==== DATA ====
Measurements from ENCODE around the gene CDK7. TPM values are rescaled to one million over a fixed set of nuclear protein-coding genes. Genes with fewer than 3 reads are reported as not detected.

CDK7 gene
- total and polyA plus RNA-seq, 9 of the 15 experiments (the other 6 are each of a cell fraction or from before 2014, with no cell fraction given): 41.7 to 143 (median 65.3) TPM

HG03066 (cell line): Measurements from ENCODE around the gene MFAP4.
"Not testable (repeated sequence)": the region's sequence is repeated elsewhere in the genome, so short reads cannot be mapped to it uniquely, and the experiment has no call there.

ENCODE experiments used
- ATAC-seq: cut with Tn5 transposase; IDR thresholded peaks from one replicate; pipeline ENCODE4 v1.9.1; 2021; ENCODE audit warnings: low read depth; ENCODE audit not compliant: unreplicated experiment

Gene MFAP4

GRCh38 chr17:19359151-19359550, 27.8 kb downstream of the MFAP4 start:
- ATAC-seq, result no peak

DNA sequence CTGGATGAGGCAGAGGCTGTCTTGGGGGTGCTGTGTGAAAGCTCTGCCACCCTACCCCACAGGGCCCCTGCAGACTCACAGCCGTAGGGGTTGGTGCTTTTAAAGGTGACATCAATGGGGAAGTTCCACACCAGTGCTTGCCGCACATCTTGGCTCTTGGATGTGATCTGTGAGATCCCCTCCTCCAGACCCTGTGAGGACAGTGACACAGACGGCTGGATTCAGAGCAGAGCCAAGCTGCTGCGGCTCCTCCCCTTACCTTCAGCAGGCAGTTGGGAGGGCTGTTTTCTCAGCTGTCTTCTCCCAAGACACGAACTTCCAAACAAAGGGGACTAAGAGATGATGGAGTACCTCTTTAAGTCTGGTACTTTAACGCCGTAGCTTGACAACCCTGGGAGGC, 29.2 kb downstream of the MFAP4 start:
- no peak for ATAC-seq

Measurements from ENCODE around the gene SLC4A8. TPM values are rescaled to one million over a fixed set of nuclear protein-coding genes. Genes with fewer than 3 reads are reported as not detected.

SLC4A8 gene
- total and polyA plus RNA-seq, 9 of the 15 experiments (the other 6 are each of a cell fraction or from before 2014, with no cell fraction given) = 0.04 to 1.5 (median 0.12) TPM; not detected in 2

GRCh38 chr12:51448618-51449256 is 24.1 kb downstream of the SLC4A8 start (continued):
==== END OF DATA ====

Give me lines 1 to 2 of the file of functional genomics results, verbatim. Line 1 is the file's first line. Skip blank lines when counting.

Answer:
Measurements from ENCODE around the gene CDK7. TPM values are rescaled to one million over a fixed set of nuclear protein-coding genes. Genes with fewer than 3 reads are reported as not detected.

CDK7 gene